The F-score is also used in machine learning. Note, however, that the F-measures do not take the true negatives into account, and that measures such as the Matthews correlation coefficient, Informedness or Cohen's kappa may be preferable to assess the performance of a binary classifier.
David Hand and others criticize the widespread use of the F1 score since it gives equal importance to precision and recall. In practice, different types of mis-classifications incur different costs. In other words, the relative importance of precision and recall is an aspect of the problem.
David Powers has pointed out that F1 ignores the True Negatives and thus is misleading for unbalanced classes, while kappa and correlation measures are symmetric and assess both directions of predictability - the classifier predicting the true class and the true class predicting the classifier prediction, proposing separate multiclass measures Informedness and Markedness for the two directions, noting that their geometric mean is correlation.
Difference from G-measure
Extension to multi-class classification
The F-score is also used for evaluating classification problems with more than two classes (Multiclass classification). In this setup, the final score is obtained by micro-averaging (biased by class frequency) or macro-averaging (taking all classes as equally important). For macro-averaging, two different formulas have been used by applicants: the F-score of (arithmetic) class-wise precision and recall means or the arithmetic mean of class-wise F-scores, where the latter exhibits more desirable properties.
- confusion matrix
- Matthews correlation coefficient
- Fowlkes–Mallows index
- NIST (metric)
- Precision and recall
- Receiver operating characteristic
- ROUGE (metric)
- Sørensen–Dice coefficient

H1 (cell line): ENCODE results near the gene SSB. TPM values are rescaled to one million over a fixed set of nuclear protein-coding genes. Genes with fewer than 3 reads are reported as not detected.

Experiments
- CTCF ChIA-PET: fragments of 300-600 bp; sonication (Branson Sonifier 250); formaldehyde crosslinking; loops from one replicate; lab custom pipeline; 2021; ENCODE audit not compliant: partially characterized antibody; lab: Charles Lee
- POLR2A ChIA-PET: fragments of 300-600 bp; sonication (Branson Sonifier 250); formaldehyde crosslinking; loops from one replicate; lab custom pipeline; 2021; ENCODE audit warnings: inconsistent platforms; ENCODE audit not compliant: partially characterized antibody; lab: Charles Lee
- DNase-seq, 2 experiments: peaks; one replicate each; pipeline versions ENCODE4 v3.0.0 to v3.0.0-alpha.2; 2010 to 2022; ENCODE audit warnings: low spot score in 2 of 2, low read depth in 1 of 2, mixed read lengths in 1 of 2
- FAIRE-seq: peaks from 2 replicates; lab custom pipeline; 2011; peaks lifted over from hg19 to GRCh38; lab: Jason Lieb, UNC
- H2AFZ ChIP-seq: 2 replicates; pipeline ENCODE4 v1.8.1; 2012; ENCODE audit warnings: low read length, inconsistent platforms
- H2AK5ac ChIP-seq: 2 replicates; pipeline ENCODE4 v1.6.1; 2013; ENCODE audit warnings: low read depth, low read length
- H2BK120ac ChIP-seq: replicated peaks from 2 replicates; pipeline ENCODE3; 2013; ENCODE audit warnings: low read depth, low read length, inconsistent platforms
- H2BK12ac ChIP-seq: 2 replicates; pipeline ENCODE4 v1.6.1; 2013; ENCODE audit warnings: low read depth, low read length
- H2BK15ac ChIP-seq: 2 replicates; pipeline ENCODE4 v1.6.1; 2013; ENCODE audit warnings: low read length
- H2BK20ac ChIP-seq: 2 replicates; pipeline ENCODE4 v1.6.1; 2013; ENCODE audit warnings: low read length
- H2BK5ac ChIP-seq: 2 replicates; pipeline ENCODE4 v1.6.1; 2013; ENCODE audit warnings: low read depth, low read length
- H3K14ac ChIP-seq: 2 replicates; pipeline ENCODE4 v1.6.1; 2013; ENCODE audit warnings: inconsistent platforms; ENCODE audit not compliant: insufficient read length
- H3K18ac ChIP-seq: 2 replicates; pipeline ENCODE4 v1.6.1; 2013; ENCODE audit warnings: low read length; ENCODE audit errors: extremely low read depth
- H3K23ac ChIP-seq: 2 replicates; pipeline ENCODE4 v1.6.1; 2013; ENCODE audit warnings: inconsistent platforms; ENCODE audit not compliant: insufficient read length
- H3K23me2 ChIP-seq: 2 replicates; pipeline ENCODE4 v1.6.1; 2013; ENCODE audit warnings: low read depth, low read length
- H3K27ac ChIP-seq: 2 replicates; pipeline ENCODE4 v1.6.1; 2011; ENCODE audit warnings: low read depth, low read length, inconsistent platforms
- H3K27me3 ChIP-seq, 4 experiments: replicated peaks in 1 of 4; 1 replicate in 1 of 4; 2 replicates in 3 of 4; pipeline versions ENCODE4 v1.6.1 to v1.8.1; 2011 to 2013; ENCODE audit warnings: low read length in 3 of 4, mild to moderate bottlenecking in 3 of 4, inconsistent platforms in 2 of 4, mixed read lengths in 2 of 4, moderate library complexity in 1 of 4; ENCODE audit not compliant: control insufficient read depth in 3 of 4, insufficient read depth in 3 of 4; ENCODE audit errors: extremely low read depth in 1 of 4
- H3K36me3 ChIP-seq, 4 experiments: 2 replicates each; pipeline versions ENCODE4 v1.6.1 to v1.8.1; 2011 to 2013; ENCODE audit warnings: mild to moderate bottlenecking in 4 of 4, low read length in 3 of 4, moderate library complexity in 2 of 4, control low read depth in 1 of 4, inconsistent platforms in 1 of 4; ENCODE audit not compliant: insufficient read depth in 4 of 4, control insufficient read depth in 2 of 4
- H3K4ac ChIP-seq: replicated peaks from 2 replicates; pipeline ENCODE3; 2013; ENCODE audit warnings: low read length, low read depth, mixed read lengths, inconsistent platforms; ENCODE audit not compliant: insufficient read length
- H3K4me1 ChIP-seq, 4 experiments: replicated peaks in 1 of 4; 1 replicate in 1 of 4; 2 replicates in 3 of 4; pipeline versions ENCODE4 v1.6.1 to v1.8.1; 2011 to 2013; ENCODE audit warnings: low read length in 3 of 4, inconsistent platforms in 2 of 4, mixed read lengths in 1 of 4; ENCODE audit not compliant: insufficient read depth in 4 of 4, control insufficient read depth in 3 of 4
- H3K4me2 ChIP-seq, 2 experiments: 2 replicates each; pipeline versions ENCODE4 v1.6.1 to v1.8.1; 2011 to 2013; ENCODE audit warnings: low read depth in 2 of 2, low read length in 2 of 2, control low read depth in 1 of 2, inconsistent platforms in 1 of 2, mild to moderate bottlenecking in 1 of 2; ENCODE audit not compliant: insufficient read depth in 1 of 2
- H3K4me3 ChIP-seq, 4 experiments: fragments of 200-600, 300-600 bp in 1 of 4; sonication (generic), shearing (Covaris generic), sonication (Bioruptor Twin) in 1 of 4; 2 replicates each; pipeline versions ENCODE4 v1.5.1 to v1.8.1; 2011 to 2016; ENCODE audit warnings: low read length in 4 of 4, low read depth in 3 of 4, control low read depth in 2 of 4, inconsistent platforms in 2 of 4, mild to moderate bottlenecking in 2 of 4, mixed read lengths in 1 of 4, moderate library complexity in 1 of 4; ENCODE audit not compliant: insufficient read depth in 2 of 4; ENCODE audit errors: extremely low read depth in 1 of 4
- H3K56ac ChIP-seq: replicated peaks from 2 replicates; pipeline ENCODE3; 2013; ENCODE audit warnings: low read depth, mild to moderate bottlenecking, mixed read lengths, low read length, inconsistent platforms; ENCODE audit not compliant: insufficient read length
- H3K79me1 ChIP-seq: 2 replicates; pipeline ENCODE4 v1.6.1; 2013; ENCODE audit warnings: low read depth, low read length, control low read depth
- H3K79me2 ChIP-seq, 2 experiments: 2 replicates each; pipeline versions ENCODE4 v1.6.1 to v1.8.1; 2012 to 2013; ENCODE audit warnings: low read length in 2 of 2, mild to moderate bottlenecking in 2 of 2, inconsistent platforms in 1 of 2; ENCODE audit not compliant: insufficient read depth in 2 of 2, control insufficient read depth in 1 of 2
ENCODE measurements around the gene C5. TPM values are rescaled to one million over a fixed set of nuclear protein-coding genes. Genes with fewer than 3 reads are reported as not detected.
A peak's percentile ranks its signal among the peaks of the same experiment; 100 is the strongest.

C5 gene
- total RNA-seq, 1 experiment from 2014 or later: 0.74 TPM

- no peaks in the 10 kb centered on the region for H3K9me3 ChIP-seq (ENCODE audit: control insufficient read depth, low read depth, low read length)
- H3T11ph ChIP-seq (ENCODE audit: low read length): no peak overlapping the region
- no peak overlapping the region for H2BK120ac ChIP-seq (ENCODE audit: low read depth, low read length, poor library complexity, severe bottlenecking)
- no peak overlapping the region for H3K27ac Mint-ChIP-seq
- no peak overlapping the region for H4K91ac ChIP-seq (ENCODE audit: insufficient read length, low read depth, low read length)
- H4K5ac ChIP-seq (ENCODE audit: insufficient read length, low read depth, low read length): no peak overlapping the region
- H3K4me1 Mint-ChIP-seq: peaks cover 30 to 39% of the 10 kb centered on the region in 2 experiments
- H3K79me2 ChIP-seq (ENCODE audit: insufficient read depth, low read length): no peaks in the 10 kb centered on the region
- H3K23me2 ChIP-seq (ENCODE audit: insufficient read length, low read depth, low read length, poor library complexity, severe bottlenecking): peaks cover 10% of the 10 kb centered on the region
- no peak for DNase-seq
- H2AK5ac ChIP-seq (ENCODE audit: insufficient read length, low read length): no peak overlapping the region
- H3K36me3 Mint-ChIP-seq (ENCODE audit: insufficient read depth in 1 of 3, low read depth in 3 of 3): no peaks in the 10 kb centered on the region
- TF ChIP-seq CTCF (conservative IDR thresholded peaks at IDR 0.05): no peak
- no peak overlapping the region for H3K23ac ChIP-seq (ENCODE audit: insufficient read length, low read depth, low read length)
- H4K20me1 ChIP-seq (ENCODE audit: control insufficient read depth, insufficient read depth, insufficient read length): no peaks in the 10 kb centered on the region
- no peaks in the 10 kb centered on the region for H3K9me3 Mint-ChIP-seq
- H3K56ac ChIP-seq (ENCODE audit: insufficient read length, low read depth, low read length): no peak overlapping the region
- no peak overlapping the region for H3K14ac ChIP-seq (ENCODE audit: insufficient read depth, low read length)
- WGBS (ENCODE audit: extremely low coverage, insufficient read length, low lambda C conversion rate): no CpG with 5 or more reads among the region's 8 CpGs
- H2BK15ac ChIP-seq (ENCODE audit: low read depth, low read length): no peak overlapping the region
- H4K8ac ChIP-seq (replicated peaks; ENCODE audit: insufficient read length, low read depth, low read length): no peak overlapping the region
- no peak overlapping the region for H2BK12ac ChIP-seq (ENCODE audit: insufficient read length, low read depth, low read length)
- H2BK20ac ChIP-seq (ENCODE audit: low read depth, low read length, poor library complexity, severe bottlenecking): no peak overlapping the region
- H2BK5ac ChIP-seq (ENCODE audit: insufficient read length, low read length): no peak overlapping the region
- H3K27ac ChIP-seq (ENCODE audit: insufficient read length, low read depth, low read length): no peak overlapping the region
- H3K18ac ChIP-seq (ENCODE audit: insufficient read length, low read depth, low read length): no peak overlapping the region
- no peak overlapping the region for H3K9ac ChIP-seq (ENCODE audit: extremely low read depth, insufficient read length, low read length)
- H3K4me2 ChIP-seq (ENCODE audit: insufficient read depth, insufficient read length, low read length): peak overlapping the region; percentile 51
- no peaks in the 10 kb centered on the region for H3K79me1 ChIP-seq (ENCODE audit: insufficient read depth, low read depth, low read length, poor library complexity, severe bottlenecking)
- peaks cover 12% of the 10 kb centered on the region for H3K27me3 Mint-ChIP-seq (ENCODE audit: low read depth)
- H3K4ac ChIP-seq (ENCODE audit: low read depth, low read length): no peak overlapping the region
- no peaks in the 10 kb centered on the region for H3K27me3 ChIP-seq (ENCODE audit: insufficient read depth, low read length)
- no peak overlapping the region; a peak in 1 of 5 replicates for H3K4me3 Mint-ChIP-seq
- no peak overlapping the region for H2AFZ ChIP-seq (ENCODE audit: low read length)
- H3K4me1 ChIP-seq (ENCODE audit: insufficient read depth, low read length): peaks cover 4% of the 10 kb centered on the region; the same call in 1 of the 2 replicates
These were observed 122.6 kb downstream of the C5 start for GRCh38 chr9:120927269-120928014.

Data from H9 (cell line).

- Uncertainty coefficient, aka Proficiency
- Word error rate (WER)
- Sasaki, Y. (2007). "The truth of the F-measure" (PDF).
- Van Rijsbergen, C. J. (1979). Information Retrieval (2nd ed.). Butterworth-Heinemann.
- Beitzel., Steven M. (2006). On Understanding and Classifying Web Queries (Ph.D. thesis). IIT. CiteSeerX 10.1.1.127.634.
- X. Li; Y.-Y. Wang; A. Acero (July 2008). Learning query intent from regularized click graphs. Proceedings of the 31st SIGIR Conference. doi:10.1145/1390334.1390393. S2CID 8482989.
- See, e.g., the evaluation of the .
- Derczynski, L. (2016). Complementarity, F-score, and NLP Evaluation. Proceedings of the International Conference on Language Resources and Evaluation.
- Hand, David. "A note on using the F-measure for evaluating record linkage algorithms - Dimensions". app.dimensions.ai. doi:10.1007/s11222-017-9746-6. hdl:10044/1/46235. Retrieved 2018-12-08.
- Chicco D, Jurman G (January 2020). "The advantages of the Matthews correlation coefficient (MCC) over F1 score and accuracy in binary classification evaluation". BMC Genomics. 21 (6): 6. doi:10.1186/s12864-019-6413-7. PMC 6941312. PMID 31898477.
- Powers, David M W (2011). "Evaluation: From Precision, Recall and F-Score to ROC, Informedness, Markedness & Correlation". Journal of Machine Learning Technologies. 2 (1): 37–63. hdl:2328/27165.
- Tharwat A (August 2018). "Classification assessment methods". Applied Computing and Informatics. doi:10.1016/j.aci.2018.08.003.
- J. Opitz; S. Burst (2019). "Macro F1 and Macro F1". arXiv:1911.03347 [stat.ML].